Some of my recent leadership development client work has shined some new light on gender diversity. Much of our time in leadership workshops is spent helping leaders who got recognized earlier in their careers as top-flight subject matter experts learn the softer capabilities needed to be a strong leader. This transition is one that great leaders need to make and it can be difficult. Perhaps especially difficult for women.
Sometimes stereotypes make great metaphors. We’ve all seen examples of males who willingly jump into the fray with an “I can do anything” attitude and females who, in contrast, need to solidify their knowledge base on a subject before they are ready to take the plunge. I’ve written about this challenge in the past and continue to see strong evidence of it.
Let me sum it up this way. Women work harder to ensure they really master a subject before holding themselves out as experts. C’mon guys, you know it’s true. We just brag a lot better. This contrast is all well and good in subject matter roles. The challenge for women is that in leadership roles, skills development comes only from acting. You can’t learn it in the books. Trouble is there are lots of leadership books and women are happy to keep studying while their male counterparts are getting experiential learning and advancing.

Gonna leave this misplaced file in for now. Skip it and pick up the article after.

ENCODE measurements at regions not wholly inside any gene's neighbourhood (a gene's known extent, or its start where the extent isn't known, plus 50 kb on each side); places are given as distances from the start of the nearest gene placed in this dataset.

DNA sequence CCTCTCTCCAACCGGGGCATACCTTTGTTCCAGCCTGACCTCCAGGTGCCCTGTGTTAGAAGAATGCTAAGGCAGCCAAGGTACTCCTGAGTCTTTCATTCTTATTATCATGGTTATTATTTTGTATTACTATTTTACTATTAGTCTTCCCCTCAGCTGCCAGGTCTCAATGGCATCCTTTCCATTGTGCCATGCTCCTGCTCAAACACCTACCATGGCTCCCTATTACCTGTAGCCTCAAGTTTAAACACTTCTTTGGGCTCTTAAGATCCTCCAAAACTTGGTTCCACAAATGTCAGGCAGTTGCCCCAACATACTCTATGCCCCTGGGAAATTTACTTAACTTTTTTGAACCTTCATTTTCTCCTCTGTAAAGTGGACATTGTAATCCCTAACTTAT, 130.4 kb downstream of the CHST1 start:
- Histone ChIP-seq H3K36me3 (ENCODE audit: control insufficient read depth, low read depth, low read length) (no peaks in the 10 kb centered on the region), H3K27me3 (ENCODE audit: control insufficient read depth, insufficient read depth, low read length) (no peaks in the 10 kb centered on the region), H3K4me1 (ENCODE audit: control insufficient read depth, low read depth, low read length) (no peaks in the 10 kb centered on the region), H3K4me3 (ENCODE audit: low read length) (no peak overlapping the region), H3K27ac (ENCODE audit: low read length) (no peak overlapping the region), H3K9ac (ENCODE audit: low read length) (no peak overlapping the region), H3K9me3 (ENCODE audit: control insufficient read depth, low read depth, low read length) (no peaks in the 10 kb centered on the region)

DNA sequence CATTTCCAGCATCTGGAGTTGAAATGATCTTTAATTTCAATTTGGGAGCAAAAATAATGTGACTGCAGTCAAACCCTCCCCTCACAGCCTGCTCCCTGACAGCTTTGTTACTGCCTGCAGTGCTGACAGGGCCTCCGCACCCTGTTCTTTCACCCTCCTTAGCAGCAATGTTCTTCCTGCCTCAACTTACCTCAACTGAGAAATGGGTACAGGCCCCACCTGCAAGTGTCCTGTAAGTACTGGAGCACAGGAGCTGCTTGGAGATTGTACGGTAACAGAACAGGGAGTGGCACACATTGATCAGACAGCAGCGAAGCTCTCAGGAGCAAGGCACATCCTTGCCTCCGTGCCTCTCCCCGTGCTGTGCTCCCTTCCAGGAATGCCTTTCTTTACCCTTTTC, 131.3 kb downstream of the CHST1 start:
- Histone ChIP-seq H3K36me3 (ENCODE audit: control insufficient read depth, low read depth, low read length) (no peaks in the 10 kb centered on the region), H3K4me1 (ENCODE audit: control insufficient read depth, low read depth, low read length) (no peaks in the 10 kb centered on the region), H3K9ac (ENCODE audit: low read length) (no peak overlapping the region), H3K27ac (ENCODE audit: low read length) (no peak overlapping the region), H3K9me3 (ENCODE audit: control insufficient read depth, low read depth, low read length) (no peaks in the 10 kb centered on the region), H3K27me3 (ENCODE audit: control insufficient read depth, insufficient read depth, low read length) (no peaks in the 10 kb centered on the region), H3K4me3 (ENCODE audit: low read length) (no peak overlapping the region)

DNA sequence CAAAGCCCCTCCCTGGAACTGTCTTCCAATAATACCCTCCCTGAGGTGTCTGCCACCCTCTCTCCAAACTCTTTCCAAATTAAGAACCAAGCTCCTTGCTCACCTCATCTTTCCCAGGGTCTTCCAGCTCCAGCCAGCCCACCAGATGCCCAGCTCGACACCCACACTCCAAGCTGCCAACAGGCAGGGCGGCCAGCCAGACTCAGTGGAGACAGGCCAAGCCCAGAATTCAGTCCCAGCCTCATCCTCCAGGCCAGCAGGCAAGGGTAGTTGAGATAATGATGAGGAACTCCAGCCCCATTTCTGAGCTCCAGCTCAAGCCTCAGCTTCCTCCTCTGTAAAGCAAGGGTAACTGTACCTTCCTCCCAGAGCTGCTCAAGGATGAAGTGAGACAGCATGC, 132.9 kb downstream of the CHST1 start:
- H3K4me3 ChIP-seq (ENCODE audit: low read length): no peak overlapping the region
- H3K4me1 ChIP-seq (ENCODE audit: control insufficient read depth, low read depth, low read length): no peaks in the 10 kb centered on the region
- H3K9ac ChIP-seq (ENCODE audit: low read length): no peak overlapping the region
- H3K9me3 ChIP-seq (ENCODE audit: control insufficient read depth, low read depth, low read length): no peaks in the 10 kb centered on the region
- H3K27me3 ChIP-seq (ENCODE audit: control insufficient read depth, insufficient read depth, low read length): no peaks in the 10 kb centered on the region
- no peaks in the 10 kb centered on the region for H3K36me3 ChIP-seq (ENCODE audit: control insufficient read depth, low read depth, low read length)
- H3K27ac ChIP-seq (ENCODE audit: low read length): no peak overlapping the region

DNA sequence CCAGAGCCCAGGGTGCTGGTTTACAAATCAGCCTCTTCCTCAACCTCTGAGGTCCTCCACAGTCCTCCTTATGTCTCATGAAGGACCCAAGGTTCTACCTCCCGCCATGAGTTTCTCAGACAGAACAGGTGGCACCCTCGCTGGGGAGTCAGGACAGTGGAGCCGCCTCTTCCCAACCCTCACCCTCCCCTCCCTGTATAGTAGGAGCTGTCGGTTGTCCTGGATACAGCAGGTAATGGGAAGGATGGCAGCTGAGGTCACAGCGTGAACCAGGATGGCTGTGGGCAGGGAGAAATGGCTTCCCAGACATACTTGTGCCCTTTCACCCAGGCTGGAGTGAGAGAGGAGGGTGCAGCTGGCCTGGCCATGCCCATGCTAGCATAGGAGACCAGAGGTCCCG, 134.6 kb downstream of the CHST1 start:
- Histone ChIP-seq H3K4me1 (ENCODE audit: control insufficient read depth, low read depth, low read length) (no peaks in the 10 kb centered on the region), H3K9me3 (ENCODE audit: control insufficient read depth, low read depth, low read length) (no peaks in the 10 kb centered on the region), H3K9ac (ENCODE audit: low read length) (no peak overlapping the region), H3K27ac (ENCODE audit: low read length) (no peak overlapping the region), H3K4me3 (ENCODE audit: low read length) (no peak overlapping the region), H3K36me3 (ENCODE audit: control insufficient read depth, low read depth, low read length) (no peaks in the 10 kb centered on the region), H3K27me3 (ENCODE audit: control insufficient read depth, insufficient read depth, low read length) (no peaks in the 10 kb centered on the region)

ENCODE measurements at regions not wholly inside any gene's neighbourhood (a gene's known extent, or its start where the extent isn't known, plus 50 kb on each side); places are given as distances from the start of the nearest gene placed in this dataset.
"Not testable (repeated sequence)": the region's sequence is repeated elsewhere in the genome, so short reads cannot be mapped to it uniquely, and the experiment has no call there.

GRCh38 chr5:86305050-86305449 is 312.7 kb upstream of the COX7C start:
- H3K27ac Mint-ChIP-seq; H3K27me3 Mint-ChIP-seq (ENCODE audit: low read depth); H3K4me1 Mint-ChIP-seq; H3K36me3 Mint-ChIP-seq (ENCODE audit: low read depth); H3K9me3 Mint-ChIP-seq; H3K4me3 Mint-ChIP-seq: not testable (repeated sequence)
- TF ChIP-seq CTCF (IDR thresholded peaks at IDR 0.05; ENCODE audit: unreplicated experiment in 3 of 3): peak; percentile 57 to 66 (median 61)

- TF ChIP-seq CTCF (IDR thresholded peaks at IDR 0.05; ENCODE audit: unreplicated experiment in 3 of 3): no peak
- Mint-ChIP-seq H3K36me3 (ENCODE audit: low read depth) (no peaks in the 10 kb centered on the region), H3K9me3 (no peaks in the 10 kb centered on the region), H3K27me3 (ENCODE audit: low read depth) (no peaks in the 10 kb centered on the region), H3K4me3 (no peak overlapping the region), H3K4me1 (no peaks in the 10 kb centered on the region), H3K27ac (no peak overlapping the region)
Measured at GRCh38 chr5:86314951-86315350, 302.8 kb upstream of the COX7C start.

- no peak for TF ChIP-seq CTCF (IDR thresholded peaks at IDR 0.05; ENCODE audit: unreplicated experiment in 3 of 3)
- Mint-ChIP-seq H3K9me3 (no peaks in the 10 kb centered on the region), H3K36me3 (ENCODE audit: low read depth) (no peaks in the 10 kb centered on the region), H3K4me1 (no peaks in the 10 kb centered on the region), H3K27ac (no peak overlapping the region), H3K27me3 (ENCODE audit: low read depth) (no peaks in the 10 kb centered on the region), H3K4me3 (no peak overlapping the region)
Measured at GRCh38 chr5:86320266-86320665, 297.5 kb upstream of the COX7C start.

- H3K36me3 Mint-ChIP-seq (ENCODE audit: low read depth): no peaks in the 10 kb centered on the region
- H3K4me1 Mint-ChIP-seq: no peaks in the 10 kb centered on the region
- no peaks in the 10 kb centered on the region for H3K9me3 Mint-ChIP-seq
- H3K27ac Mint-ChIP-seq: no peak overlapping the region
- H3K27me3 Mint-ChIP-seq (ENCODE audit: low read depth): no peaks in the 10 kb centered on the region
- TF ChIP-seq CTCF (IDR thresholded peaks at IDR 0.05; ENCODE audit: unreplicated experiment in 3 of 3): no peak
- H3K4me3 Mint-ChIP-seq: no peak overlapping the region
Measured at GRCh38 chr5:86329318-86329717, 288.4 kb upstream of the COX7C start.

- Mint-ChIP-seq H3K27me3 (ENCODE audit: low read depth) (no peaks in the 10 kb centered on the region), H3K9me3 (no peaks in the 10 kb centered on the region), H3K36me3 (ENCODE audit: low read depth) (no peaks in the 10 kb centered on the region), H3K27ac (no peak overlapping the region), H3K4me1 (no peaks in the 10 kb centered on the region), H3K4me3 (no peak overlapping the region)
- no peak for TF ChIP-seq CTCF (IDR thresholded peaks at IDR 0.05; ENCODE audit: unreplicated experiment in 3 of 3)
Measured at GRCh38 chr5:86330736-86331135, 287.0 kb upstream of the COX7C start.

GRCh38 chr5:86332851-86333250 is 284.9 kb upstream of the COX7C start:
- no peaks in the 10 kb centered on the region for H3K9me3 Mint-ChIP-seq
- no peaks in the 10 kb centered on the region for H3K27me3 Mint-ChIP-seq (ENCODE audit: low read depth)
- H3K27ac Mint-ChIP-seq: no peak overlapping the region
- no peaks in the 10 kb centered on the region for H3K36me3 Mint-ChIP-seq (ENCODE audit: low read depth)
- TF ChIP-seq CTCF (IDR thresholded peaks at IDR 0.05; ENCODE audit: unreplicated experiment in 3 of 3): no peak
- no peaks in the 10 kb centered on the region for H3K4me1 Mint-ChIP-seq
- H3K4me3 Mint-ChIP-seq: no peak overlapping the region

The answer is to provide women with leadership development workshops where they can see leadership behaviors explained and demonstrated. Then, they get to role play the behaviors with trained facilitators critiquing their progress. Finally, they commit to action plans showing how they will demonstrate the behaviors going forward in concrete ways, and they are supported in this activity by targeted coaching for several months.
Based on what we’re seeing in real situations, the results of this approach can be dramatic.